Survival of taylorellae in the environmental amoeba Acanthamoeba castellanii
© Allombert et al.; licensee BioMed Central Ltd. 2014
Received: 27 January 2014
Accepted: 13 March 2014
Published: 19 March 2014
Taylorella equigenitalis is the causative agent of contagious equine metritis, a sexually-transmitted infection of Equidae characterised in infected mares by abundant mucopurulent vaginal discharge and a variable degree of vaginitis, cervicitis or endometritis, usually resulting in temporary infertility. The second species of the Taylorella genus, Taylorella asinigenitalis, is considered non-pathogenic, although mares experimentally infected with this bacterium can develop clinical signs of endometritis. To date, little is understood about the basic molecular virulence and persistence mechanisms employed by the Taylorella species. To clarify these points, we investigated whether the host-pathogen interaction model Acanthamoeba castellanii was a suitable model for studying taylorellae.
We herein demonstrate that both species of the Taylorella genus are internalised by a mechanism involving the phagocytic capacity of the amoeba and are able to survive for at least one week inside the amoeba. During this one-week incubation period, taylorellae concentrations remain strikingly constant and no overt toxicity to amoeba cells was observed.
This study provides the first evidence of the capacity of taylorellae to survive in a natural environment other than the mammalian genital tract, and shows that the alternative infection model, A. castellanii, constitutes a relevant alternative system to assess host-pathogen interactions of taylorellae. The survival of taylorellae inside the potential environmental reservoir A. castellanii brings new insight, fostering a broader understanding of taylorellae biology and its potential natural ecological niche.
Taylorella equigenitalis is a Gram-negative betaproteobacterium of the Alcaligenaceae family. It is the causative agent of Contagious Equine Metritis (CEM), a World Organisation for Animal Health (OIE), notifiable disease. CEM is a highly contagious sexually-transmitted infection in horses that may lead to abundant mucopurulent vaginal discharge and variable degrees of vaginitis, endometritis and cervicitis , causing temporary infertility and occasional abortions have been reported . The presence of T. equigenitalis in stallions does not cause clinical signs and long-term asymptomatic carrier mares have also been reported . These symptomless carrier animals are generally considered to play a key role in the dissemination of CEM during mating . Unknown prior to its identification in 1977 [5, 6], it is generally assumed that the worldwide dissemination of T. equigenitalis was the result of the shipment of carrier stallions and mares both within and between countries . As a consequence, many countries implemented strict regulations and disease surveillance, making CEM one of the most regulated equine diseases worldwide . CEM continues to have a major impact on the economy of the equine industry, limiting movement and trade of horses internationally .
The second species of taylorellae—Taylorella asinigenitalis—was first reported in 2001 following its isolation from the genital tract of two jacks and a mare [8, 9]. Although closely related to T. equigenitalis phenotypically  and in terms of its genomic characteristics , T. asinigenitalis has never been reported to cause clinical signs of disease under natural conditions, and is thus considered non-pathogenic. It is important to note that despite this apparent lack of pathogenicity, mares experimentally infected with T. asinigenitalis can develop clinical signs of metritis and cervicitis , and that T. asinigenitalis can persist for a long time in donkeys . We therefore consider T. asinigenitalis a potential emerging pathogen that needs to be monitored.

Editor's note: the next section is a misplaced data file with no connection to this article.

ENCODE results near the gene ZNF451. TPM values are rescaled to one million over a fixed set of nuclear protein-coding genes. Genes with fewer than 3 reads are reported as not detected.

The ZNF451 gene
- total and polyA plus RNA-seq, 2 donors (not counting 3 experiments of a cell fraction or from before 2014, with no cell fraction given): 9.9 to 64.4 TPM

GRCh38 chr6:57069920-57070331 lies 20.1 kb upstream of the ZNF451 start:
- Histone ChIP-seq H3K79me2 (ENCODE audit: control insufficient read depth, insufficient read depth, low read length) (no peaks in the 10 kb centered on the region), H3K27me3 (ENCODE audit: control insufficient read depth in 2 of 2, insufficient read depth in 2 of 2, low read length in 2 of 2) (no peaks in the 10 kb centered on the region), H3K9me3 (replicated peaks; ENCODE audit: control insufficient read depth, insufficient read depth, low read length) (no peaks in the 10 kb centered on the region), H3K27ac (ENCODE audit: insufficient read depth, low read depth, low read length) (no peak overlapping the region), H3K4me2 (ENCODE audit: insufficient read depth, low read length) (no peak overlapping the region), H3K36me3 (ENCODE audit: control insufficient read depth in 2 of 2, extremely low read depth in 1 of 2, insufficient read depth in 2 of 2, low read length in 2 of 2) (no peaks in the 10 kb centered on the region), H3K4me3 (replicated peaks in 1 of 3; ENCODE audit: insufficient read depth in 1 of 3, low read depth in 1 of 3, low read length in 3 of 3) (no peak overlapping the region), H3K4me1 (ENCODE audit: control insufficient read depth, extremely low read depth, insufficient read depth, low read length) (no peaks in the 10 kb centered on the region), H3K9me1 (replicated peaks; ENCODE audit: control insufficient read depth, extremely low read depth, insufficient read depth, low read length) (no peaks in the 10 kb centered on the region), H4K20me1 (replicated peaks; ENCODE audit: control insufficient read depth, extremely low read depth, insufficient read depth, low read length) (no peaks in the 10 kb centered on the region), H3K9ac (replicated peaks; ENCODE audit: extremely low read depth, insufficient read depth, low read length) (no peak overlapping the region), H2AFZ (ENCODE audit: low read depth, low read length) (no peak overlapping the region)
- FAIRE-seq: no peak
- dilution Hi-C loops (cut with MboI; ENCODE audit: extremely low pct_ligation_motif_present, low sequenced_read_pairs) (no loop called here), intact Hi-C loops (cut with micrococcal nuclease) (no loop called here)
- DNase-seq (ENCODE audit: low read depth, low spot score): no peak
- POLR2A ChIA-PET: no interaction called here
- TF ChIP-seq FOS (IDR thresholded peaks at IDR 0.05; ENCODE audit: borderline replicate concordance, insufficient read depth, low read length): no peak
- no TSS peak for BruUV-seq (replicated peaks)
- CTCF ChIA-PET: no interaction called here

To date, the evolutionary histories of the taylorellae remain unclear. Analysis of the genomes of T. equigenitalis and T. asinigenitalis reveals that both species share a very similar gene repertoire (≈ 85% of the total genes predicted are common to both Taylorella species) but surprisingly, little DNA sequence identity [10, 12]. The recently-described taylorellae MultiLocus Sequence Typing (MLST) scheme, which reveals the highly clonal dissemination of taylorellae (especially T. equigenitalis), combined with the emergence of new STs over time suggest that Equidae could be contaminated by an external source of Taylorella originating from an as yet unidentified natural ecological reservoir. Moreover, genome sequence analysis of Alcaligenaceae members suggests that taylorellae diverged by genome reduction from an ancestor which probably had a less specific ecological niche  than present day Taylorellae.
Due to the lack of a suitable host model and molecular genetic tools to manipulate taylorellae, the molecular mechanisms involved in the pathogenicity of taylorellae and their host colonisation capacity remain largely unknown. The main information available to date is (i) that T. equigenitalis is able to invade and replicate in equine dermal cells  and (ii) that several genes identified in silico as potentially involved in bacterium-host interactions such as genes coding for secretion systems and for proteins containing eukaryotic domains, are present in the taylorellae genomes [10, 12].
Since the discovery that Legionella pneumophila can infect and replicate in free-living amoebae , there has been an increasing interest in these professional phagocytes which have been used as an alternative host model to study various aspects of host-pathogen interactions and to characterise bacterial virulence mechanisms . Among the bacteria that have evolved to resist destruction by free-living amoebae (hereinafter called ARB for amoeba-resistant bacteria)  we can distinguish (i) true symbionts, which cohabit with the amoeba and maintain a stable host-parasite ratio over a specific period and (ii) pathogens able to lyse the amoebae . As a protective environment for ARB, free-living protozoa represent a potential bacterial reservoir and may act as a vector for bacterial dissemination and colonisation of new niches .